The ideas of the Enlightenment and the French Revolution did resonate among Russian intellectuals — Herzen in 1865, wrote that we “experienced Rousseau and Robespierre as Frenchmen.” Rousseau himself, unlike Voltaire, used to criticize Peter the Great for his reforms, which he claimed run counter to Russia’s traditions and lead to the Russians sinking into a deeper introversion.


The relevant upgrade to this strategic line with the West, regarding Eastern Europe, came in the second half of the 19 century, focusing on the Pan-Slavic and Orthodox Brotherhood doctrine building on the centuries-long claim of Moscow as the Third Rome.


The idea that Russia has a special mission as a beacon of monarchism defines the range of legitimacy of its imperium beyond its borders. Putin is offering a redivivus of the old school of Russian monarchs’ absolutist power, branded as modern neo-conservatism.


Russia is not only offering billions in potential business deals and geopolitical camaraderie in settling regional conflicts. Putin is also ready to sacrifice soldiers’ lives and spend cash from his own depleted resources in order to befriend anew the EU and the US.  Something EU and US leaders (at least under President Obama) seemed unwilling and unable to do — send in their ground troops and risk losing lives of their own citizens, while the tsar in the Kremlin seemed decisive and purposeful in actions in and out of Russia, free of public discontent or media discomfort. It is not by chance that Putin finds willing listening ears in the West, notably with politicians who envy his grip on power and his luxury of being spared the “pesky” details of democracy and concern for human life, rights, freedoms, etc.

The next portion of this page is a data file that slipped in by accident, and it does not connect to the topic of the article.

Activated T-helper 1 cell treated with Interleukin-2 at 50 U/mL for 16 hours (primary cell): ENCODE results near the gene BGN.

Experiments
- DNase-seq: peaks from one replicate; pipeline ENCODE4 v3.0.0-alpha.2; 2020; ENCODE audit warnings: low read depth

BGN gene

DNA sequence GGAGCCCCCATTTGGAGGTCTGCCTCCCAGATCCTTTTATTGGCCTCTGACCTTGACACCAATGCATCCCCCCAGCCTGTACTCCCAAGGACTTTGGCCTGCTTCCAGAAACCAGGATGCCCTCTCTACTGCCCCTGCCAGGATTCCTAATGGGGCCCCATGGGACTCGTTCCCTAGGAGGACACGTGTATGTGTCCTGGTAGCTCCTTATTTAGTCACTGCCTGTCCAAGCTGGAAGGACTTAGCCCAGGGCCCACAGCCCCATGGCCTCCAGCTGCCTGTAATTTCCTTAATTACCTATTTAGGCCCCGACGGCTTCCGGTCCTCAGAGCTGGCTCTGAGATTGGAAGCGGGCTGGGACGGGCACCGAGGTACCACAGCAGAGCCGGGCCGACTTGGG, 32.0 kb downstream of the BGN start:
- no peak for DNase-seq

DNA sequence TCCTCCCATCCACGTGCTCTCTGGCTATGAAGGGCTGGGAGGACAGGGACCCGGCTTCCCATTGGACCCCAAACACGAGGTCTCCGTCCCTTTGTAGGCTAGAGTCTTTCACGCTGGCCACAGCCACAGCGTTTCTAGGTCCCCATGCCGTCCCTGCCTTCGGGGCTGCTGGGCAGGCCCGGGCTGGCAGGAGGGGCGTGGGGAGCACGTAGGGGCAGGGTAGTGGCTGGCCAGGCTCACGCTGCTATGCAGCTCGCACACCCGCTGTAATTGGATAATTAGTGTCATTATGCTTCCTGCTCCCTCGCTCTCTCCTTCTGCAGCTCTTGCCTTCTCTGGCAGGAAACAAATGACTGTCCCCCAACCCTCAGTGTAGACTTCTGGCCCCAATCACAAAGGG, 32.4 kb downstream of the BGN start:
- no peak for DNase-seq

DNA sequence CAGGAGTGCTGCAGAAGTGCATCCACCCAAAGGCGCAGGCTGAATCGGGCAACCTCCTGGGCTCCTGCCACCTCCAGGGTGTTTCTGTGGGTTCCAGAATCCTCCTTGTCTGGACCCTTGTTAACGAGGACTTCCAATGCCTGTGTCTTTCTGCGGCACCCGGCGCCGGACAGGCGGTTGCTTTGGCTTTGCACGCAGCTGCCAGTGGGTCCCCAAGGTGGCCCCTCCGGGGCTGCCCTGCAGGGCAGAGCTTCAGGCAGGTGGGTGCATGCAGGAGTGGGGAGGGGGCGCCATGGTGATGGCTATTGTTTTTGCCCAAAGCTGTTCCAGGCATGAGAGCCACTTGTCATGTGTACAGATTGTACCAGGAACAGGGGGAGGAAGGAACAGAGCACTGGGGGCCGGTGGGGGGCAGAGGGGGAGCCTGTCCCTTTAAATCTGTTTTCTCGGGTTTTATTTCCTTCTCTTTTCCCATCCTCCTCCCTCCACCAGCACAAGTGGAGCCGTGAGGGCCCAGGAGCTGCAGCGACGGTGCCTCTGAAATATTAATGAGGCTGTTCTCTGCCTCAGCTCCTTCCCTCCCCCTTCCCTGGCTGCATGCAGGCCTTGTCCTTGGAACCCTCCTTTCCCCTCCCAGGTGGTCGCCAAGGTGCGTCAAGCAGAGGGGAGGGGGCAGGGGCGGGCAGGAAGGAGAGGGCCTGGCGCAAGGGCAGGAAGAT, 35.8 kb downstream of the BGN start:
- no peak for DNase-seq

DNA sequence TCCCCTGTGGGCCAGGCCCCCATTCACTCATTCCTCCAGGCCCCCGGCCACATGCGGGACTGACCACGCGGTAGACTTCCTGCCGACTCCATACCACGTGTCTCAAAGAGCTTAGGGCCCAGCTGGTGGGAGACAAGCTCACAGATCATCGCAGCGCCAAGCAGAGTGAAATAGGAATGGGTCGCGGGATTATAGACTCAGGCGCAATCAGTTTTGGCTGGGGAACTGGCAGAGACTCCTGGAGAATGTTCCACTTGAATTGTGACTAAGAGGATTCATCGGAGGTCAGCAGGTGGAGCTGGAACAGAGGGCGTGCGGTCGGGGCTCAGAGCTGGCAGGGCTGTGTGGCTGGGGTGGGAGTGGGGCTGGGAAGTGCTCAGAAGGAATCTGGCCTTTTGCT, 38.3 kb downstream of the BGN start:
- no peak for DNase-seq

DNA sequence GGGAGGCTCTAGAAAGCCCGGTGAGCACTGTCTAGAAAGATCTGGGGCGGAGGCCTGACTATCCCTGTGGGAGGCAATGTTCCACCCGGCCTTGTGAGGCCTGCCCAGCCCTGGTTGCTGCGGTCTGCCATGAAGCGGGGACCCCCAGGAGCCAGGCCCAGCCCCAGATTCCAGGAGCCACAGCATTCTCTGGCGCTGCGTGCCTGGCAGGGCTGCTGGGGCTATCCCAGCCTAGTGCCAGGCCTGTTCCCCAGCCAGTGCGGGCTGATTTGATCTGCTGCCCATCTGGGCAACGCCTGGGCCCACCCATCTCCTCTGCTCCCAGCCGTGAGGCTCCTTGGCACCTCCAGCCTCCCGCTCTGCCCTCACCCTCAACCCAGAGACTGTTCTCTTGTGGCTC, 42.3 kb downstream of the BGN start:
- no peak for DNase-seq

Putin is offering his own authoritarianism for proxy or partners’ use.


He might be a leader of a country that is gas station – but even with an inferior resource and power base he has been able to score wins against the West.


In this context, the latest attempt of yet another Russian tsar to offer a grand strategic deal to the West in order keep its spheres of influence and power at the expense of other nations comes as no surprise.


By Ilian Vassilev